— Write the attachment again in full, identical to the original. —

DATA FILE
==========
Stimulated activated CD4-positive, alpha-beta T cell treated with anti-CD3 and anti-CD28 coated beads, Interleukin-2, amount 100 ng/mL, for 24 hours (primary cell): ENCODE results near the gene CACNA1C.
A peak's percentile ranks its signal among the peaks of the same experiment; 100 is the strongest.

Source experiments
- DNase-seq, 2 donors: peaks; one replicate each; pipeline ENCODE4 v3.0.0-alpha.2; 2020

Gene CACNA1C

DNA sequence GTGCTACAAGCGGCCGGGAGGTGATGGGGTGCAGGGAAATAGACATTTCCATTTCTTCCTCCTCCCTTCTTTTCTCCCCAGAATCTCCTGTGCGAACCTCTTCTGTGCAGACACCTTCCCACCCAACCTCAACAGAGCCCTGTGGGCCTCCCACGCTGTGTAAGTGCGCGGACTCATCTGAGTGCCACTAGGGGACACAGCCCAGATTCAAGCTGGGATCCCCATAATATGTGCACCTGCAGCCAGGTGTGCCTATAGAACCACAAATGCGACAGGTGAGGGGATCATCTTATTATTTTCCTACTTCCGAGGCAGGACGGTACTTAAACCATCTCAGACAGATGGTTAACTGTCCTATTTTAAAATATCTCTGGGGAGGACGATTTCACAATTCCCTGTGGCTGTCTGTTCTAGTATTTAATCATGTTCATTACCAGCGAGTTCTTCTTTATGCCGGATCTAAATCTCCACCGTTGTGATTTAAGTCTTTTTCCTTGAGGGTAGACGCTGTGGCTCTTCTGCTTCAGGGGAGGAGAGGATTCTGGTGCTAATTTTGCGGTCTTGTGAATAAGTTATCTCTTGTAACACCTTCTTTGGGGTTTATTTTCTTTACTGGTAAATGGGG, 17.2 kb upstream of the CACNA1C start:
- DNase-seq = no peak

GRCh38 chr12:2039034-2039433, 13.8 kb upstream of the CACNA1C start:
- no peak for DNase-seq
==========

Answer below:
Stimulated activated CD4-positive, alpha-beta T cell treated with anti-CD3 and anti-CD28 coated beads, Interleukin-2, amount 100 ng/mL, for 24 hours (primary cell): ENCODE results near the gene CACNA1C.
A peak's percentile ranks its signal among the peaks of the same experiment; 100 is the strongest.

Source experiments
- DNase-seq, 2 donors: peaks; one replicate each; pipeline ENCODE4 v3.0.0-alpha.2; 2020

Gene CACNA1C

DNA sequence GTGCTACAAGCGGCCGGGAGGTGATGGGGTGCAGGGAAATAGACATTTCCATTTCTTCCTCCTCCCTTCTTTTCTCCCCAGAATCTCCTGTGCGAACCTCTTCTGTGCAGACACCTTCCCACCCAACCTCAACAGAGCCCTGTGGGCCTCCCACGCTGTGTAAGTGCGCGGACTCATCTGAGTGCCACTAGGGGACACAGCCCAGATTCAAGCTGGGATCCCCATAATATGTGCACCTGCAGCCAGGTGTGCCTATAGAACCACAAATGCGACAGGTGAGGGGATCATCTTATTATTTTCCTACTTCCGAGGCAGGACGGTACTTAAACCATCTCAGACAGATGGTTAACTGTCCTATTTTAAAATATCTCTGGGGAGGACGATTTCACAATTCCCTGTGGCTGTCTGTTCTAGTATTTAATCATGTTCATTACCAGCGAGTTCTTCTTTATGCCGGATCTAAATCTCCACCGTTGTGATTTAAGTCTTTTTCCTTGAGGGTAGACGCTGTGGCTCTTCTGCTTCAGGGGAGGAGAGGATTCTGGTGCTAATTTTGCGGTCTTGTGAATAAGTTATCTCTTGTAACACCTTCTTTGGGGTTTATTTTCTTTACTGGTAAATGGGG, 17.2 kb upstream of the CACNA1C start:
- DNase-seq = no peak

GRCh38 chr12:2039034-2039433, 13.8 kb upstream of the CACNA1C start:
- no peak for DNase-seq